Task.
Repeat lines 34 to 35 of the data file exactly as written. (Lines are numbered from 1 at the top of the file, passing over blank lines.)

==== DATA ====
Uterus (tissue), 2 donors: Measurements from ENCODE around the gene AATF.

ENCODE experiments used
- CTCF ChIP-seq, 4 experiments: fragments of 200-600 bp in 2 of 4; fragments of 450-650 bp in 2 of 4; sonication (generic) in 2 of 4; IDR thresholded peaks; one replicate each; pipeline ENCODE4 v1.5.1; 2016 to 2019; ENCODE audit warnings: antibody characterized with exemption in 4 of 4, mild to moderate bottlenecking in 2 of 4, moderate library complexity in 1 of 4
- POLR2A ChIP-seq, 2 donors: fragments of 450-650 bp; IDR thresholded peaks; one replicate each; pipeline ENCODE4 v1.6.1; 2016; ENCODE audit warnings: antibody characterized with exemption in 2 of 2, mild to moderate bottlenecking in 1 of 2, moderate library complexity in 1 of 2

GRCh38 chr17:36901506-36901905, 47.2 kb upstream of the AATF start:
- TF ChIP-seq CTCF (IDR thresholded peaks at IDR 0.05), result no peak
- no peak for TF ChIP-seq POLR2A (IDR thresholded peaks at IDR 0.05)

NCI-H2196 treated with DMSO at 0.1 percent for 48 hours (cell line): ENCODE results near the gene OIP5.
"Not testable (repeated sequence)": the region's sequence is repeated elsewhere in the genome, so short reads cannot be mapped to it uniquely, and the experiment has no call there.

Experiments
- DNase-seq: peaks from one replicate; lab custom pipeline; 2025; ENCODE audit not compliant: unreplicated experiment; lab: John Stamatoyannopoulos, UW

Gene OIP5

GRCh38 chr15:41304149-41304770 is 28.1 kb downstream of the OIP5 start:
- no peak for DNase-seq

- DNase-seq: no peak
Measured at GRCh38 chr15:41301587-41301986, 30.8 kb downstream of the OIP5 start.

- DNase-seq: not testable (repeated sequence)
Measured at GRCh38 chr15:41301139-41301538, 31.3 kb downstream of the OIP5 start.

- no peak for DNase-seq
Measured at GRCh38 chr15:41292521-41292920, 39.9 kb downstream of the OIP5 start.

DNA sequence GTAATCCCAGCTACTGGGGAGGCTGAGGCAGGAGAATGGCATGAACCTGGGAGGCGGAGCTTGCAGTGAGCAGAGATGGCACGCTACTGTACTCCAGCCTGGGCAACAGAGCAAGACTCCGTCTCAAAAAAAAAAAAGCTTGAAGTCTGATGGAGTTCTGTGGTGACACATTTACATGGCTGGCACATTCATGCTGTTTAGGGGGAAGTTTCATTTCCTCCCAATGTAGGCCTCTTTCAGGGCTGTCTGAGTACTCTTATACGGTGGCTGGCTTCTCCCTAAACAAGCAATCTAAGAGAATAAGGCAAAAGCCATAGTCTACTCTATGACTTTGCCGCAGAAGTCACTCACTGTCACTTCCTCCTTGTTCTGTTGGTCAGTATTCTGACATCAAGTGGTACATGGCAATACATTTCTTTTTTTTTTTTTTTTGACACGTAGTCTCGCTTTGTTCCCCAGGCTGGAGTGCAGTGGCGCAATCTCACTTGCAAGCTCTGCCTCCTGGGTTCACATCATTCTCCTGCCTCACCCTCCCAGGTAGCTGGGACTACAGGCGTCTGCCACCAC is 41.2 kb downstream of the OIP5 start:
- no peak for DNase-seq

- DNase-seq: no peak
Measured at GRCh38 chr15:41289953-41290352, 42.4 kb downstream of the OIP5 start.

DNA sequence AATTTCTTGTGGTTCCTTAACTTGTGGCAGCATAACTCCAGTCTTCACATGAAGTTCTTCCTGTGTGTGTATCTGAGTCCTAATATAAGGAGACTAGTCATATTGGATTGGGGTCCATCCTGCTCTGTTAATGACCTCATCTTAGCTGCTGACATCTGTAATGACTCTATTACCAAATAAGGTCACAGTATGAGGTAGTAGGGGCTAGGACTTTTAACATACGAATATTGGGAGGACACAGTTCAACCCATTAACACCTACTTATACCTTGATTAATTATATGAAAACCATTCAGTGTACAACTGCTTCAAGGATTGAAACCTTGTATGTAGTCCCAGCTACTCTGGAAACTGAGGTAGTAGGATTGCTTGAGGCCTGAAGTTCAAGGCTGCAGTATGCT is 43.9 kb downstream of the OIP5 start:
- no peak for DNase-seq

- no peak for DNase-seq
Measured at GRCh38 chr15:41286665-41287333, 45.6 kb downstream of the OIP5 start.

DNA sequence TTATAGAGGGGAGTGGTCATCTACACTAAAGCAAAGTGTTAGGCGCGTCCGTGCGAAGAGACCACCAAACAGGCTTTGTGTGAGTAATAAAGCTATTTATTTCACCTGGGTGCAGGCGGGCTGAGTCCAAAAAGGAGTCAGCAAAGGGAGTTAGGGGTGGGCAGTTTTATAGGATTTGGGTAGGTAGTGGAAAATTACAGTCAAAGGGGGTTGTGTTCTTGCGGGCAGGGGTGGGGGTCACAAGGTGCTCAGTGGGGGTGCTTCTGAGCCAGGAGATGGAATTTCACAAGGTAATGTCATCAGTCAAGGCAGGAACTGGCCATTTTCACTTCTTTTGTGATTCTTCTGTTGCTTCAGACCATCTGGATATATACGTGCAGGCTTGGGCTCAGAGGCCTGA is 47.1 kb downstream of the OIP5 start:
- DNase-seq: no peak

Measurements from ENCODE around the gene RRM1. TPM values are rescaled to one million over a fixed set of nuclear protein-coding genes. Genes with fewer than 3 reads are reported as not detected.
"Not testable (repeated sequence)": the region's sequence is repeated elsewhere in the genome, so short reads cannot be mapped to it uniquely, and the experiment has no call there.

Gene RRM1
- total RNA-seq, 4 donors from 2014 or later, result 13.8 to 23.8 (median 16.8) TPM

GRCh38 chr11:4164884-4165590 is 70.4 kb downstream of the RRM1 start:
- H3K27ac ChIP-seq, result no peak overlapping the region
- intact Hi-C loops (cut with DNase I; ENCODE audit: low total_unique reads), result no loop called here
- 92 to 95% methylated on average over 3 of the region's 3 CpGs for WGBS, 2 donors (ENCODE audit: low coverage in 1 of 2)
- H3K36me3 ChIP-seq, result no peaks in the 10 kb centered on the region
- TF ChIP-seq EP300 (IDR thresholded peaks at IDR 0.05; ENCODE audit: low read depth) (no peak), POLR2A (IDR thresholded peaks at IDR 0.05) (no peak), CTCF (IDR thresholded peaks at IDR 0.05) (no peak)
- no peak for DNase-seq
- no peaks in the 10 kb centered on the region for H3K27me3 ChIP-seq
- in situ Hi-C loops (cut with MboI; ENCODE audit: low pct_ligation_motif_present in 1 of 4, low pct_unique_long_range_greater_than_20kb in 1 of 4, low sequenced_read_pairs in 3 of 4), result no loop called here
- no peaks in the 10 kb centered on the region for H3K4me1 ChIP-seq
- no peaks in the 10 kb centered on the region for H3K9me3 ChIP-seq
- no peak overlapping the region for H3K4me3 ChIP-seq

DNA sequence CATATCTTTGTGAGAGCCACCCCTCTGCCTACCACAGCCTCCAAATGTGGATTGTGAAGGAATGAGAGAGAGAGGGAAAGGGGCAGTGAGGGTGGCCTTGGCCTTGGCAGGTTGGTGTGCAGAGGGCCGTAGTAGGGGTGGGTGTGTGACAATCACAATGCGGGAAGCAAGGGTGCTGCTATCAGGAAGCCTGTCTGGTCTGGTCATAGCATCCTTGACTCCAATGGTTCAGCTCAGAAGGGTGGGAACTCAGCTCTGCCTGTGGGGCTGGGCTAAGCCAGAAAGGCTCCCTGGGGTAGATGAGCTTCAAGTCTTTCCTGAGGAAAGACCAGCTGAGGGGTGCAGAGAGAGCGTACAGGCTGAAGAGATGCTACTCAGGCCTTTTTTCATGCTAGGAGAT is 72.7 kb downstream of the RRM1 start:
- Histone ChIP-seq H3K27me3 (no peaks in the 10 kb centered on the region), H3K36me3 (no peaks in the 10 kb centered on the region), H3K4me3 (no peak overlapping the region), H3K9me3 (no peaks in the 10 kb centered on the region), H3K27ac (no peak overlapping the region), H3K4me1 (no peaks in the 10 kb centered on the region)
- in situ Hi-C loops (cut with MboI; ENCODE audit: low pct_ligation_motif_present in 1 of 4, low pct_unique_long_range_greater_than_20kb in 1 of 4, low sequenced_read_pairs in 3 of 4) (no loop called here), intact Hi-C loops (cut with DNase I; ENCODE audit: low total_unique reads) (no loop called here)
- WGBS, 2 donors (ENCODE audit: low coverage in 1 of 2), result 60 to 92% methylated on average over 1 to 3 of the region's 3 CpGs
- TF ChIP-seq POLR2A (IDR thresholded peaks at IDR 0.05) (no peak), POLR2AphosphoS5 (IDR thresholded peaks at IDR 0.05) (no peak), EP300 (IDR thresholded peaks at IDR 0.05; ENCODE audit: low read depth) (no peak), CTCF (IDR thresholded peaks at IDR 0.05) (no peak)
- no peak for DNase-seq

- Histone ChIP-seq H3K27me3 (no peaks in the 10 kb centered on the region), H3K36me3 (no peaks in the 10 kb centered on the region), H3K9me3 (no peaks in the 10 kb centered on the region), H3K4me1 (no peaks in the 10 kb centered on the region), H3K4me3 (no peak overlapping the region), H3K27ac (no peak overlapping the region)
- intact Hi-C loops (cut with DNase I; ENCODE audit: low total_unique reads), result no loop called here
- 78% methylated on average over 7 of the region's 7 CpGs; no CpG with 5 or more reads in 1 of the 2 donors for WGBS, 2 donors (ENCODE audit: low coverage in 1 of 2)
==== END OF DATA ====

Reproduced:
- total RNA-seq, 4 donors from 2014 or later, result 13.8 to 23.8 (median 16.8) TPM

GRCh38 chr11:4164884-4165590 is 70.4 kb downstream of the RRM1 start: